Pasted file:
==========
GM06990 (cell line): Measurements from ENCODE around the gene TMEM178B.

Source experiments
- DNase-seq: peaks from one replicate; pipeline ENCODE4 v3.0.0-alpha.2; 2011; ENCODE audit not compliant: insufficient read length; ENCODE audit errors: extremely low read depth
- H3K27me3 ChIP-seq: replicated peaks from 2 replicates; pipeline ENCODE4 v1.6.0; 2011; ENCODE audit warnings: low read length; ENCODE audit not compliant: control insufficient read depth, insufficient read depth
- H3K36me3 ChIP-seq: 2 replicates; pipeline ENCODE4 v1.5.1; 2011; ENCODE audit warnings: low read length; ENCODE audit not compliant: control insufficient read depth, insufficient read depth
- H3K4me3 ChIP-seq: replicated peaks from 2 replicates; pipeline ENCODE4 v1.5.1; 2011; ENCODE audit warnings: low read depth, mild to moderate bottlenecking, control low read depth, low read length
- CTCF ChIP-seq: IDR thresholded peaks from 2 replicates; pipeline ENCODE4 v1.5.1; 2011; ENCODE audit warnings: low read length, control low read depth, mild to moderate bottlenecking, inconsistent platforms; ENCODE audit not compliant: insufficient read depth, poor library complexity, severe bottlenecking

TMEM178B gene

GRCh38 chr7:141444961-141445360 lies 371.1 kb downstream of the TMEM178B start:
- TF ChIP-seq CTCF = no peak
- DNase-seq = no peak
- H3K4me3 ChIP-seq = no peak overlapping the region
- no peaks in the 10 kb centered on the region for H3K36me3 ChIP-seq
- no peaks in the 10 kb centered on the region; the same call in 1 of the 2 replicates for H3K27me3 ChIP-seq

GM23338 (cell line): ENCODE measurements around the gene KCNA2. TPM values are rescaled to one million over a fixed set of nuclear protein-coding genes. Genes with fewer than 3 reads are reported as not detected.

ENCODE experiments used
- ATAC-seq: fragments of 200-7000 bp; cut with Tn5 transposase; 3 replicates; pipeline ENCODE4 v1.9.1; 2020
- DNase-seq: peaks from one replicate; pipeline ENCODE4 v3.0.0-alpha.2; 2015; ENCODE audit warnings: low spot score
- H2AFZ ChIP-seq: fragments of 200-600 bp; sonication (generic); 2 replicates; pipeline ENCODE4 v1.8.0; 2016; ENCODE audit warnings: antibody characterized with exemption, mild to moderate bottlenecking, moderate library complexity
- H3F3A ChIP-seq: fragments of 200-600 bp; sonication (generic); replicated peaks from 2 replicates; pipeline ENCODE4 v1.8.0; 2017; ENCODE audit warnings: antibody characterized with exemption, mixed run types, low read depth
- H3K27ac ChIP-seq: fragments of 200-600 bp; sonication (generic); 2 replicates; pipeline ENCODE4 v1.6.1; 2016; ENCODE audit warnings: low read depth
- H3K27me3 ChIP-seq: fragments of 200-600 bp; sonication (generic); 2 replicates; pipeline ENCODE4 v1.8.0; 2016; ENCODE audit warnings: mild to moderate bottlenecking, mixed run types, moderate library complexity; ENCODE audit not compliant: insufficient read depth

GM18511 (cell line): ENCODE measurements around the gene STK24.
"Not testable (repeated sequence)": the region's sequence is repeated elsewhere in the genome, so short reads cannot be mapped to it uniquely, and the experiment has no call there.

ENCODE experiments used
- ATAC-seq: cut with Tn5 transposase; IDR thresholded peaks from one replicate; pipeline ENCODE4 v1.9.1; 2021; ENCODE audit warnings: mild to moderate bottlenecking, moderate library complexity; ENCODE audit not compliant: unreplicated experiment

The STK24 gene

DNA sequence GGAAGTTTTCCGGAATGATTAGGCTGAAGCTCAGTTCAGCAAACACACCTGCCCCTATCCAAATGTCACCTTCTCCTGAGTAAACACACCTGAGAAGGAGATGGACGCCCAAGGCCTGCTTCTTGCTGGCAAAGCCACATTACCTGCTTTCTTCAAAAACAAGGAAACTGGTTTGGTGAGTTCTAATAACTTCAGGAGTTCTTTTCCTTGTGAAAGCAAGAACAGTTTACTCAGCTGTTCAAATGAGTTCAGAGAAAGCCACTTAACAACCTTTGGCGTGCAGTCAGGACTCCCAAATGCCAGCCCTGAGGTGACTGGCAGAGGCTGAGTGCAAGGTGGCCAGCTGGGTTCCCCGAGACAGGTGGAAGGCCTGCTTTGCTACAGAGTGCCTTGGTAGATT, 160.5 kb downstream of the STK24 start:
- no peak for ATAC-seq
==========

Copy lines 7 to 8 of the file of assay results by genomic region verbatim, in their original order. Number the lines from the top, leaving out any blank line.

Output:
- CTCF ChIP-seq: IDR thresholded peaks from 2 replicates; pipeline ENCODE4 v1.5.1; 2011; ENCODE audit warnings: low read length, control low read depth, mild to moderate bottlenecking, inconsistent platforms; ENCODE audit not compliant: insufficient read depth, poor library complexity, severe bottlenecking

TMEM178B gene